Beech 18 CF-BKN of Moose Jaw-based Prairie Airways after a minor "prang" in the late 1930s or early 1940s. Prairie Airways was a private company "spun off" from the highly successful Moose Jaw Flying Club in 1938; the two Beech 18s arrived in 1938 and flew a route that went from Moose Jaw to Regina, Saskatoon, Prince Albert and North Battleford before returning and connecting with the east-west service of Trans-Canada Airlines. Still intact, this aircraft currently resides in the Pima County Air Museum at Tucson, Arizona. (Via Bill Cameron.)
'BKN's stablemate, CF-BKO, in the Beech Staggerwing Museum in Tullahoma, Tennessee.
'BKN's stablemate, CF-BKO, in the Beech Staggerwing Museum in Tullahoma, Tennessee. (Via Cher Hogan)
Phkotok of Prairie Airways' CF-BKO during the Second World War. As this came from the collection of Jack Ambler, who trained at Moose Jaw's 32 SFTS, it probably was taken in the spring or summer of 1943.
Rare shot of an Anson from the RCAF's 3 Air Observer School at Regina early in the Second World War. Green/brown camouflauge with trainer yellow panels, as per standard RCAF practice at that early stage of the Second World War. Serial number appears to be 6072. (Via Gordon Elmer)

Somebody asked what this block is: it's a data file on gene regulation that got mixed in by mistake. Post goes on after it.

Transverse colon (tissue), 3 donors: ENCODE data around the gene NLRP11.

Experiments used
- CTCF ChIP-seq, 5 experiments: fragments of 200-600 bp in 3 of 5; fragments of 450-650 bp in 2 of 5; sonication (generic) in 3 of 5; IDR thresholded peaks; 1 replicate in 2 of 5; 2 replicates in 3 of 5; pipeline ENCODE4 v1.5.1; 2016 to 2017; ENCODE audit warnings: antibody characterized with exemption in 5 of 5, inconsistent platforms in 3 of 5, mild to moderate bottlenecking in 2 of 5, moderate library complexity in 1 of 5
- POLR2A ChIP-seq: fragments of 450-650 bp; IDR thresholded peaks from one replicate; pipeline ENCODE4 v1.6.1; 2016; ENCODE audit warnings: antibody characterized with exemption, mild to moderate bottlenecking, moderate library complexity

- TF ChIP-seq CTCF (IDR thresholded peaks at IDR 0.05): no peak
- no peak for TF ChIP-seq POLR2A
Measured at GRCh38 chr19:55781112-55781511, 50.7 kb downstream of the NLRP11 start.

Anson II at Mossbank's 2 Bombing and Gunnery School (2B&G). Yellow overall. (Via Arnie Olafsen.)
Fine night shot of Ansons in a hangar at Mossbanks 2 B&G School (via Arni Olafsen)
Deep winter snow at Mossbank's 2 B&G School. (Via Arni Olafsen.)
Eclectic collection of aircraft on the ramp at Mossbank's 2 B&G School. Left to right are a Bolingbroke, Douglas Boston transient and a Harvard. Mossbank normally operated Fairey Battles and Ansons, with the Battles eventually replaced by Canadian-built Bristol Bolingbokes. (Via Arni Olafsen.)
Deep mud at 2 B&G School at Mossbank. (Via Arni Olafsen.)
Fine shot of a Bolingbroke gunnery trainer at Mossbank's 2 B&G School. Yellow overall with black numerals. (Via Arni Olafsen.)
Ansons at 2 B&G School. (Via Arni Olafsen)
2 B&G School Anson. (Via Arni Olafsen.)
Fine night-time shot of a 2 B&G School Anson. (Via Arni Olafsen.)
Typical barracks at 2 B&G School, Mossbank. (Via Arni Olafsen.)
Fairey Battle gunnery trainer from 2 B&G School, Mossbank.
Lockheed 14 of Trans-Canada Airlines (TCA) at the Regina Airport at some date between the airport terminal building's opening in February 1940 and the Lockheeds' replacement on this east-west route by Douglas DC-3s around 1947.